LONDON: Euro zone bond yields rose on Wednesday, giving up early falls as upbeat company earnings boosted US and European stock markets at the expense of safe-haven bonds.
The European Commission said consumer confidence in the euro zone and European Union fell sharply in July, a new sign of weaker morale after last month’s shock British vote to leave the European Union.
But the data was broadly in line with analysts’ expectations, removing an incentive to hold euro zone bonds, which came under selling pressure as US trade got under way.
Better-than-expected earnings from Microsoft and Morgan Stanley helped pushed the Dow Jones and Standard & Poor’s stock indices to record highs.
And as sentiment towards risky assets improved, investors reduced their holdings of safe-haven bonds.
Germany’s 10-year Bund yield rose 2 basis points to minus 0.074 percent, having reversed earlier falls. Most other euro zone bond yields also rose 1-2 basis points, while 10-year US Treasury yields climbed 3 bps to 1.59 percent .
Peripheral bonds, which often benefit from a pick-up in risk appetite, were the exception, with Spanish and Portuguese yields falling 2-3 bps each.
That helped narrow the gap between Spanish and German 10-year bond yields to about 122 bps, its tightest in four months. “US stocks are higher and earnings are better than expected, so that’s having some impact on bonds this afternoon,” said Patrick Jacq, European rate strategist at BNP Paribas.
“The risk-on environment is especially favouring the likes of Spain.” Germany sold new five-year bonds at a record low yield of minus 0.51 percent, although there were fewer bids than the amount on offer.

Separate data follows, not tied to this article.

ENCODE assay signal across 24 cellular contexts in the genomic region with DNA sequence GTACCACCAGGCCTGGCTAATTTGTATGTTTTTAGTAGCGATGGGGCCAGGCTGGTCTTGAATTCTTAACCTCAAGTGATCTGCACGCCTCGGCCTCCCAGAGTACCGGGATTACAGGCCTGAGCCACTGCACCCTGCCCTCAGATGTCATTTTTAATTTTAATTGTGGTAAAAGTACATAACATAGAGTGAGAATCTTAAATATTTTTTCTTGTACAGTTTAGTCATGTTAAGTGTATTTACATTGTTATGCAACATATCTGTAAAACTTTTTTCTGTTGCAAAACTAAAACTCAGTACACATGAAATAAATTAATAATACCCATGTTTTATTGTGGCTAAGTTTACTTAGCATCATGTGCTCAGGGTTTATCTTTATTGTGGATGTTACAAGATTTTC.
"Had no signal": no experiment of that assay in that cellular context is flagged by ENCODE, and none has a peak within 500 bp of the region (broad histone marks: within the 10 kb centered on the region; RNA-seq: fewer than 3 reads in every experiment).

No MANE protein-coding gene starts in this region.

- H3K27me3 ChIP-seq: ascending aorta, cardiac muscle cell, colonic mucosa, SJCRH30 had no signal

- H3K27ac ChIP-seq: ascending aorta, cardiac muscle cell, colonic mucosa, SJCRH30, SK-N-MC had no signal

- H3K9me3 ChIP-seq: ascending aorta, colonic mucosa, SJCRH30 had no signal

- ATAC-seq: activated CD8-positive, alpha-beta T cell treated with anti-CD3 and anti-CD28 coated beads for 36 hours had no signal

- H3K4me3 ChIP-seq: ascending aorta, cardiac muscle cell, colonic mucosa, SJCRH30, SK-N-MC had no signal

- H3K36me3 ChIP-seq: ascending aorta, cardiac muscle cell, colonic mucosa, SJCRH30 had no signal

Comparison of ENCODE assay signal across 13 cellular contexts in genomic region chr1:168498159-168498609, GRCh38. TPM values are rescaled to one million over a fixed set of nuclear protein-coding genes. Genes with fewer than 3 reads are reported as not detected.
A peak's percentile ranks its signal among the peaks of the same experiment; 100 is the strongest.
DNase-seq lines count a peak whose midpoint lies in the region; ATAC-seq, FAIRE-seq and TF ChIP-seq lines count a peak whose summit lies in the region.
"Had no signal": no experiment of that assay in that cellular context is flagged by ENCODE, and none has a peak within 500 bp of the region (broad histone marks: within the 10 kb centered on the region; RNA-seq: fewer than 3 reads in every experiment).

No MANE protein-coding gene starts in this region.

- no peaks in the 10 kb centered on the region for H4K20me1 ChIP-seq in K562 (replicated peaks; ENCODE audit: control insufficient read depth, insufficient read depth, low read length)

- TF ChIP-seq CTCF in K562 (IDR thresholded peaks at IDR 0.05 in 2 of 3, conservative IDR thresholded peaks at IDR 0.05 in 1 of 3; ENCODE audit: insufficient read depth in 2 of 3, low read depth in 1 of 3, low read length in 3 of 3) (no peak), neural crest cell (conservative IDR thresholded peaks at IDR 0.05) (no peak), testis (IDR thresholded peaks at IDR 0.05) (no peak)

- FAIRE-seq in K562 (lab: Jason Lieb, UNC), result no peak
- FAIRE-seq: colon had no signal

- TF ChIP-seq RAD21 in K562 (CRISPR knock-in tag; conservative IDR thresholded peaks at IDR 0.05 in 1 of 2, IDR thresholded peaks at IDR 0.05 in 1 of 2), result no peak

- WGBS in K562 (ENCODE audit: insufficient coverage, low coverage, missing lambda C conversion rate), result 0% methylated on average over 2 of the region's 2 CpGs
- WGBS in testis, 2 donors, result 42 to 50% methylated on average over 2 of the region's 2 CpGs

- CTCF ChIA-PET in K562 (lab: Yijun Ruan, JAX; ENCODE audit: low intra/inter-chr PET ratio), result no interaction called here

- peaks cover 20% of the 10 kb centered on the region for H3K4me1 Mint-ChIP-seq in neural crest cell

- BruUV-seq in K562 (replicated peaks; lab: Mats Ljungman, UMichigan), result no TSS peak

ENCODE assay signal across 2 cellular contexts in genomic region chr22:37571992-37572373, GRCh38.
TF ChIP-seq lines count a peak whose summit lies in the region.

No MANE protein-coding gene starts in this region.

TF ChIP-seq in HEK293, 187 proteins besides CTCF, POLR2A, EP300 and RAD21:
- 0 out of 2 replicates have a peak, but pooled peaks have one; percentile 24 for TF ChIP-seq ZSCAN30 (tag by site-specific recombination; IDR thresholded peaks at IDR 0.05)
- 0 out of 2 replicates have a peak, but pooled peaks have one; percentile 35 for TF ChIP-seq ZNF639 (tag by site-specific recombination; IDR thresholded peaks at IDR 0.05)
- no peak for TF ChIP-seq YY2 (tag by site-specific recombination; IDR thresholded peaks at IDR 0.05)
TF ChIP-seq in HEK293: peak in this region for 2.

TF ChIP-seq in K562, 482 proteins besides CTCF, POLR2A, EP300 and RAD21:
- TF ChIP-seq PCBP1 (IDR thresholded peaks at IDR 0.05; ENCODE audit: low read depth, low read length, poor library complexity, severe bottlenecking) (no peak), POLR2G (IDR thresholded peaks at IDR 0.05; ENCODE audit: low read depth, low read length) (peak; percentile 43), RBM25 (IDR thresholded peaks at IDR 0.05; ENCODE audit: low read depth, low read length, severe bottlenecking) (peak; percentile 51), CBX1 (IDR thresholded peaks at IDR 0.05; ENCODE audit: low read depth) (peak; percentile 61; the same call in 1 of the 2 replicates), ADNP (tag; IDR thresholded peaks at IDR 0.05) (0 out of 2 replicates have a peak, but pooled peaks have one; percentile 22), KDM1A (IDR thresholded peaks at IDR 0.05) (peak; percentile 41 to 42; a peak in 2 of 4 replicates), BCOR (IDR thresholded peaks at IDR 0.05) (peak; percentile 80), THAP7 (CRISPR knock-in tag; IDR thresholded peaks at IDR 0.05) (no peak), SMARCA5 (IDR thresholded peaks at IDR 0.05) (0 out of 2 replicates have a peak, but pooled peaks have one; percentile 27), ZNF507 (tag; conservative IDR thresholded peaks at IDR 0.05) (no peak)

POST-BREXIT DATA CLUES
The European Commission said its monthly indicator of euro zone consumer morale decreased to -7.9 in July from an upwardly revised -7.2 in June. Economists polled by Reuters had estimated a slightly higher drop, forecasting a fall to -8.0 in July.
Further signs that a tepid euro zone recovery is waning could raise expectations that the European Central Bank, which meets on Thursday, is gearing up for another round of monetary easing.
“It remains unclear how large a hit the European economies will be taking following the Brexit vote and that uncertainty is likely to linger,” said RBC’s chief European macro strategist, Peter Schaffrik.
Friday sees the release of Markit’s “flash” PMI for the euro zone, providing an early steer on how companies have fared since the Brexit vote.
Markit will also publish a one-off flash PMI reading for Britain on the same day.
Citing uncertainty over Britain’s looming exit from the EU, the International Monetary Fund cut its global growth forecasts for the next two years on Tuesday.
It lifted its euro zone forecast slightly for 2016, but cut its 2017 outlook by 0.2 percentage points to 1.4 percent.
Copyright Reuters, 2016
Courtesy : BRecorder